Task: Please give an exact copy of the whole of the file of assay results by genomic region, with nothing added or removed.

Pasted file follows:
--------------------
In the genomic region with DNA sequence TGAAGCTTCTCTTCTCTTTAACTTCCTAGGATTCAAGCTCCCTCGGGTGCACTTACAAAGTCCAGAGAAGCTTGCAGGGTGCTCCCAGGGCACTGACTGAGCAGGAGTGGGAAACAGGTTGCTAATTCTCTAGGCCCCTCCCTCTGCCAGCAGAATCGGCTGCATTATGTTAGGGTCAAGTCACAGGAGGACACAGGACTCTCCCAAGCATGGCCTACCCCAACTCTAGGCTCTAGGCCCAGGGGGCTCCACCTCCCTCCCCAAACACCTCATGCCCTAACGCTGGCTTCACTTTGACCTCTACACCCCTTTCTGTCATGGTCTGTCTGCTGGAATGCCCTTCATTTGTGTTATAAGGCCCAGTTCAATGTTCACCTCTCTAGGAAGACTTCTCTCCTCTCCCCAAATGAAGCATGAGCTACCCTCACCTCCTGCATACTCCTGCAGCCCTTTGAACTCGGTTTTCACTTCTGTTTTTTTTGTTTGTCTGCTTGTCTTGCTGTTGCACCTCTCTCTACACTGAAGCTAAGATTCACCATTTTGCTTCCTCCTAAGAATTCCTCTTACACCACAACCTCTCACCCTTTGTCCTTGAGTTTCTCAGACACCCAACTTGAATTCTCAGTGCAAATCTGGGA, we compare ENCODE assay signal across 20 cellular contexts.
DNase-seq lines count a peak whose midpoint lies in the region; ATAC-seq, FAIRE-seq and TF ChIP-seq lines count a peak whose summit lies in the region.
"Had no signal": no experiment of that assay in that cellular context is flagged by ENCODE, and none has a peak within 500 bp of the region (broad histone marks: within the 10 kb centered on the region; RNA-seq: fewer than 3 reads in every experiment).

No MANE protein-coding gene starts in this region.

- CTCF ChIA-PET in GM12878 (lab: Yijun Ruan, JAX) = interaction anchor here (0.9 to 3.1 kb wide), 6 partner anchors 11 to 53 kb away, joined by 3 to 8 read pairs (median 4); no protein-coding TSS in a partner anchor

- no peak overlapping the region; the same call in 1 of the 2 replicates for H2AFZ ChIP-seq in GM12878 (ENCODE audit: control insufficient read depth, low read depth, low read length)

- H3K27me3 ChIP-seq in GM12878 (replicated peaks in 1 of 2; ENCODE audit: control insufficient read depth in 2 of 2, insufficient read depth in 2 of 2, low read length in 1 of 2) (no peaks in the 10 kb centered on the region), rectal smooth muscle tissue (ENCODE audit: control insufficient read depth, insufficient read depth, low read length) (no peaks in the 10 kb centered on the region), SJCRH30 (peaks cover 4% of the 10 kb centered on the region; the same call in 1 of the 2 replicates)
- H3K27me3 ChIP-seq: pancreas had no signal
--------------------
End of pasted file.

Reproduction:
In the genomic region with DNA sequence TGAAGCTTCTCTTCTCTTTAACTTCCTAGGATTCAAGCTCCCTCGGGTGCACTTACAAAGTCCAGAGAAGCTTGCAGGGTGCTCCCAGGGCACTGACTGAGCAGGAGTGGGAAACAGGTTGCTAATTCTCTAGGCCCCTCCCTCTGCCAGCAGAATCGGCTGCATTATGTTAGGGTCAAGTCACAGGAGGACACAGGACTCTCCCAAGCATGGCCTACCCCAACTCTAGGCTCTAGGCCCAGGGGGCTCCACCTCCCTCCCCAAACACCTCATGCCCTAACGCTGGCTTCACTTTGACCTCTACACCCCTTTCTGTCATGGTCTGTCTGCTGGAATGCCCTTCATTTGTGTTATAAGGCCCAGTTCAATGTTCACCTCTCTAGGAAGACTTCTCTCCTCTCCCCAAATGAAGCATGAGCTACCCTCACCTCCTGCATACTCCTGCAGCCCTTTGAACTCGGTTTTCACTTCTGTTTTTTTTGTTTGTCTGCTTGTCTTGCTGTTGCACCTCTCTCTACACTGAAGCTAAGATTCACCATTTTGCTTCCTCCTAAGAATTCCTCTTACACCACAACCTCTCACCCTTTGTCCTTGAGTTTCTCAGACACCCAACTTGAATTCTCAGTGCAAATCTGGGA, we compare ENCODE assay signal across 20 cellular contexts.
DNase-seq lines count a peak whose midpoint lies in the region; ATAC-seq, FAIRE-seq and TF ChIP-seq lines count a peak whose summit lies in the region.
"Had no signal": no experiment of that assay in that cellular context is flagged by ENCODE, and none has a peak within 500 bp of the region (broad histone marks: within the 10 kb centered on the region; RNA-seq: fewer than 3 reads in every experiment).

No MANE protein-coding gene starts in this region.

- CTCF ChIA-PET in GM12878 (lab: Yijun Ruan, JAX) = interaction anchor here (0.9 to 3.1 kb wide), 6 partner anchors 11 to 53 kb away, joined by 3 to 8 read pairs (median 4); no protein-coding TSS in a partner anchor

- no peak overlapping the region; the same call in 1 of the 2 replicates for H2AFZ ChIP-seq in GM12878 (ENCODE audit: control insufficient read depth, low read depth, low read length)

- H3K27me3 ChIP-seq in GM12878 (replicated peaks in 1 of 2; ENCODE audit: control insufficient read depth in 2 of 2, insufficient read depth in 2 of 2, low read length in 1 of 2) (no peaks in the 10 kb centered on the region), rectal smooth muscle tissue (ENCODE audit: control insufficient read depth, insufficient read depth, low read length) (no peaks in the 10 kb centered on the region), SJCRH30 (peaks cover 4% of the 10 kb centered on the region; the same call in 1 of the 2 replicates)
- H3K27me3 ChIP-seq: pancreas had no signal